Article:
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354 Fall 2015


September 2, 2015

Dick Guldstrand was another

Southern California hot rodder who

found a niche in the Corvette world and

rose to the top. He wasn’t called “Mr.

Corvette” for nothing. We include him,

here, because he was always a strong

competitor for the Cobras on the road

courses in Southern California. Had

they not had strong competition they

would not have been regarded as highly

as they presently are.

He was a hot-rodder in high school;

his father was an engineer and his

mother was a vaudeville performer. He

was influenced by both. He enjoyed the

spotlight and was described as having

never met a mike he didn’t like. He at-

tended Los Angeles City College and

when the Korean War broke out he

joined the army. studied electrical engi-

neering at UCLA and joined the army

during the Korean War. He was sent to

the Ft. Bliss Missile Academy where he

was assigned to work on radar systems.

After attaining the rank of Technical

Sergeant he was discharged and at-

tended UCLA and studied engineering.

He also studied electrical engineering

at Pasadena City College and worked

as an aerospace engineer through 1962.

But he admitted that his heart was re-

ally in the ratty 1956 Corvette out in

the parking lot.

Before he discovered Corvettes, Guld-

strant drove sprint cars and midgets on

the dirt tracks that dotted Southern Cali-

fornia in the early 1950s. After getting an

early V8 Corvette he quickly gravitated to-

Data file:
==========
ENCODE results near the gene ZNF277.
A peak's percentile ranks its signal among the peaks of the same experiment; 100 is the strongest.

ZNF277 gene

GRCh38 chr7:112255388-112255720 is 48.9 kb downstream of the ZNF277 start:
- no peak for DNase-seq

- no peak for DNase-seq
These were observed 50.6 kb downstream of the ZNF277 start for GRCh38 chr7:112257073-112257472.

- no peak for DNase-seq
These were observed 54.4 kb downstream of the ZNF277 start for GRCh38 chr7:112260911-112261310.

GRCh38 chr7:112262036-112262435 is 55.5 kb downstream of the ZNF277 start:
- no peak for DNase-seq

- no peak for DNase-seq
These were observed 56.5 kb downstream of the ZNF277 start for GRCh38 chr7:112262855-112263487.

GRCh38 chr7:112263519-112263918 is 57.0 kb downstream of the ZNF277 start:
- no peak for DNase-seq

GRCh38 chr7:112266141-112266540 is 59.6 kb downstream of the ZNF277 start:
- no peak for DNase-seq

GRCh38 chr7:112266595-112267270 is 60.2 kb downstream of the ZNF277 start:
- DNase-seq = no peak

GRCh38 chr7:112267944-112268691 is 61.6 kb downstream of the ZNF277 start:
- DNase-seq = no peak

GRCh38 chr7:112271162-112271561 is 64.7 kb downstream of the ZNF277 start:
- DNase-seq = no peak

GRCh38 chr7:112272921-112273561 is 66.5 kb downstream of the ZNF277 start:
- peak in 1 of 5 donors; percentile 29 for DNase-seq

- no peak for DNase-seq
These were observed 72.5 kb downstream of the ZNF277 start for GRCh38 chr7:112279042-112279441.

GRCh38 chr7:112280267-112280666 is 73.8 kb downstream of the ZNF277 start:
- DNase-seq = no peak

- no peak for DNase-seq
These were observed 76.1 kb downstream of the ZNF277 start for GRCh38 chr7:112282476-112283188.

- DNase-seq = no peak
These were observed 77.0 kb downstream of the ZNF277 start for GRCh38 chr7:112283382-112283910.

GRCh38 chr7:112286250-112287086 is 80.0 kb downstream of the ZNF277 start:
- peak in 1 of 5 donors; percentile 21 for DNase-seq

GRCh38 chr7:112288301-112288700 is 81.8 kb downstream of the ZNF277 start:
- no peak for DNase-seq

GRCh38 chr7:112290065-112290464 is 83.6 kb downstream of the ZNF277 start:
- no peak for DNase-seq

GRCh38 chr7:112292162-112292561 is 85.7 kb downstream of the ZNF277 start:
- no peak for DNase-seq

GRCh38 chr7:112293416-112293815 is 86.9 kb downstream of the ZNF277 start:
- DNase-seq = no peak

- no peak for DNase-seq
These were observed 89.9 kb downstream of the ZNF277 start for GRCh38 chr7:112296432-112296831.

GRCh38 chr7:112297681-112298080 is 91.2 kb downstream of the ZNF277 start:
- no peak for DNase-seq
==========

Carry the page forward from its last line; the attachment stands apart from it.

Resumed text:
wards sports car road circuits and became

a top competitor. From 1963 to 1965 he

won three consecutive SCCA Pacific Coast

championships. The Cobras were tough

competitors but instead of giving up, he

worked harder and drive faster. He was no-

ticed by Zora Duntov and Roger Penske

and drove for both of them. In 1966,

teamed with Bob Bondurant, they set a

track record at LeMans in a 427-powered

Corvette Coupe. In Penske Grand Sport he

finished 1st at the Daytona 24-Hours.

In 1968 he opened his own shop, Guld-

strand Engineering, in Culver City, Cali-

fornia. He was the go-to guy for Corvette

owners and his shop was a magnet for

Corvette owners like James garner, Bruce

Springsteen. Nicholas Cage and Arnold

Schwarzenegger. The mechanical improve-

ments he made helped Corvettes to handle

better at high speeds.

After he gave up driving his shop con-

centrated on preparing Corvettes for

SCCA racers, vintage Corvettes and even-

tually tuning customer cars. He produced

a handful of Corvettes to his own speci-

fications, including the S80 in 1986 and

the GS90 in 1995, based on the ZR-1.

The last special edition was the Signa-

ture Edition Anniversary Corvette, a

500-horsepower monster he unveiled in

2003, the car’s 50th anniversary.

In 1999 Guldstrand was inducted

into the Corvette Hall of Fame at the

National Corvette Museum in Bowling

Green, Kentucky. He continued to oper-

ate his shop into 2015 and was a popu-

lar personality at reunions, car shows

and vintage races, and frequently spoke

at car club gatherings. He passed away

at his North Hollywood home from nat-

ural causes. He was 87.